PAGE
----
Temporality in Memoriality

At 6:48 this morning, a chilly sun rose over the Vietnam Veterans Memorial on the National Mall.  Present were members of some local veterans groups, a group of cadets from the Civil Air Patrol, and one actor and two techies from One Red Flower.  First Saturday of the month, from April through November, the veterans and cadets grab hoses and buckets and wash the wall.  Local vet Bill Gray had invited us to join them when he saw ORF last month.

The most moving part of the Vietnam Wall is its unavoidable presentation of the personal reality of the war:  At any time during the day there are people taking rubbings of names, leaving memorials, and looking up friends in the index books.  These are not just 58,260 names, they are friends and family of people still living.  Most of the docents were there, serving alongside the people represented in marble.

Eventually that will no longer be true.  What will that mean for the meaning of the monument? Continue reading ‘Temporality in Memoriality’

Other than that, Mrs. Lincoln

For she so loved her trumpet that she sold it for a cup of Thai iced tea. And to give it a chance to be in show business. After years of being toted from school to school, teaching K-12ers about music, and years more of languishing in the gig bag in a closet, Jenna’s trumpet (with its valves still working, thank you very much) was rescued from obscurity and thrust into the hands of, well, Stephen Gregory Smith, on stage at Ford’s Theatre in Frank Wildhorn’s The Civil War. Because there’s no horn player in the orchestra, and the synthesized trumpet calls they were using made the entire cast cringe and cover their ears. Stephen plays, but his trumpet was lost 5 years ago when his house burned, so he put out a call and J answered. It’s like karmic payback for the bass amp and cabinet I got for free so they would have a good home.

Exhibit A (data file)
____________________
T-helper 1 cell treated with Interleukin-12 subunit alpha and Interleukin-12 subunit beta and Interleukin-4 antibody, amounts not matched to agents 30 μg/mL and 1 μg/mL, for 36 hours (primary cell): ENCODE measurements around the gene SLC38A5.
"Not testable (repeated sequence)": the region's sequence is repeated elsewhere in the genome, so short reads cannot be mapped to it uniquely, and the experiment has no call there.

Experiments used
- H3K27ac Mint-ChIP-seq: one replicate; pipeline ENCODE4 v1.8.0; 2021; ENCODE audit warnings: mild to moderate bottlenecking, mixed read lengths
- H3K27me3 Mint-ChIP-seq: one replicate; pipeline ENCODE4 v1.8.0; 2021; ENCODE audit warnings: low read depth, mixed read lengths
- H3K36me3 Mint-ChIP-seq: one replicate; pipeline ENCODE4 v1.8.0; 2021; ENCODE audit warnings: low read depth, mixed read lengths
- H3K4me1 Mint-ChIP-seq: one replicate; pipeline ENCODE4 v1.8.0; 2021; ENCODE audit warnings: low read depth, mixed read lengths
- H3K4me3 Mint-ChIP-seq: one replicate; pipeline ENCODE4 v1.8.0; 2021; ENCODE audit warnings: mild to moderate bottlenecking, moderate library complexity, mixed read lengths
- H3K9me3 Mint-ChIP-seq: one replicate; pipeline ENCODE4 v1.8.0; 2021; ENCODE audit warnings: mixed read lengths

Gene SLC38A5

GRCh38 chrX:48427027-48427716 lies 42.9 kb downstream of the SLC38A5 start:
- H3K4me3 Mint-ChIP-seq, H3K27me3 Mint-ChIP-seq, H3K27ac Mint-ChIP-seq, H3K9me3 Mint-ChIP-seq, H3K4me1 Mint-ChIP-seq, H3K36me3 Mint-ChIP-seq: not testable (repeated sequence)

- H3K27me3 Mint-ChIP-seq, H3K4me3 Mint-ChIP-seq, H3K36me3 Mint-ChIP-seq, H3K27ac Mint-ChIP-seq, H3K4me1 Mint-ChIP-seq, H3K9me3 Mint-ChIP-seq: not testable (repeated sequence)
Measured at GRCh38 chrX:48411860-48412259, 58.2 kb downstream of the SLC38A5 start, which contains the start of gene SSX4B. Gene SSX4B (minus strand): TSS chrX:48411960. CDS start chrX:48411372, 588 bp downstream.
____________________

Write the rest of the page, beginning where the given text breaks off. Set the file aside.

So Stephen has a trumpet again, in recompense of which we were invited to the dress. Sadly, I can’t recommend the show. Most sadly because such a grouping of vocal talent I have never seen on one stage. Everyone in the cast was spectacular, solo and chorally. When they broke into an a capella section with the entire cast spread across the whole stage, and remained in perfect harmonic and rhythmic sync, I knew this was a special group of singers. The orchestra was also excellent. Which makes it all the more frustrating that the sound was a disaster.